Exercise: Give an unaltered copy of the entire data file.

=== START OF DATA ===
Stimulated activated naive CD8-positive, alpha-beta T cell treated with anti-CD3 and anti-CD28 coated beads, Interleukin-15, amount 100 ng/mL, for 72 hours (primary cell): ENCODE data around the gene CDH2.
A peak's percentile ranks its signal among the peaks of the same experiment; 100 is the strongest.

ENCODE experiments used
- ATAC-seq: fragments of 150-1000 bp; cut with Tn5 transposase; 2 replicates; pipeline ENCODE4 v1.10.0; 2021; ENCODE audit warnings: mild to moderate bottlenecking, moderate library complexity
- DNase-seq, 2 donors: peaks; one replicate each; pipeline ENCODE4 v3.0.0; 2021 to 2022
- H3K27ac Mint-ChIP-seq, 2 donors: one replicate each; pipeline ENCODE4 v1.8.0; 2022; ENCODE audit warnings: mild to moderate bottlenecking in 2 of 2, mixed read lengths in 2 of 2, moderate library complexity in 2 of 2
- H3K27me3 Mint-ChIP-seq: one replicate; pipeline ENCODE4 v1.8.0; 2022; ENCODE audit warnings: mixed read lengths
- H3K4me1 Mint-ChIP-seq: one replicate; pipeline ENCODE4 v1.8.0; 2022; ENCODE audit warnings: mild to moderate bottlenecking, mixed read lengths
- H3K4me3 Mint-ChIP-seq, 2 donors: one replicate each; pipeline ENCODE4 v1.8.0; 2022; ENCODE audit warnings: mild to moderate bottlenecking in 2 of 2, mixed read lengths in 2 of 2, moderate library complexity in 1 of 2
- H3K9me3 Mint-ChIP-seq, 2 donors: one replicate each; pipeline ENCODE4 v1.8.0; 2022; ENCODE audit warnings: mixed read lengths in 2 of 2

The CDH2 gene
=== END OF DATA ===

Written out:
Stimulated activated naive CD8-positive, alpha-beta T cell treated with anti-CD3 and anti-CD28 coated beads, Interleukin-15, amount 100 ng/mL, for 72 hours (primary cell): ENCODE data around the gene CDH2.
A peak's percentile ranks its signal among the peaks of the same experiment; 100 is the strongest.

ENCODE experiments used
- ATAC-seq: fragments of 150-1000 bp; cut with Tn5 transposase; 2 replicates; pipeline ENCODE4 v1.10.0; 2021; ENCODE audit warnings: mild to moderate bottlenecking, moderate library complexity
- DNase-seq, 2 donors: peaks; one replicate each; pipeline ENCODE4 v3.0.0; 2021 to 2022
- H3K27ac Mint-ChIP-seq, 2 donors: one replicate each; pipeline ENCODE4 v1.8.0; 2022; ENCODE audit warnings: mild to moderate bottlenecking in 2 of 2, mixed read lengths in 2 of 2, moderate library complexity in 2 of 2
- H3K27me3 Mint-ChIP-seq: one replicate; pipeline ENCODE4 v1.8.0; 2022; ENCODE audit warnings: mixed read lengths
- H3K4me1 Mint-ChIP-seq: one replicate; pipeline ENCODE4 v1.8.0; 2022; ENCODE audit warnings: mild to moderate bottlenecking, mixed read lengths
- H3K4me3 Mint-ChIP-seq, 2 donors: one replicate each; pipeline ENCODE4 v1.8.0; 2022; ENCODE audit warnings: mild to moderate bottlenecking in 2 of 2, mixed read lengths in 2 of 2, moderate library complexity in 1 of 2
- H3K9me3 Mint-ChIP-seq, 2 donors: one replicate each; pipeline ENCODE4 v1.8.0; 2022; ENCODE audit warnings: mixed read lengths in 2 of 2

The CDH2 gene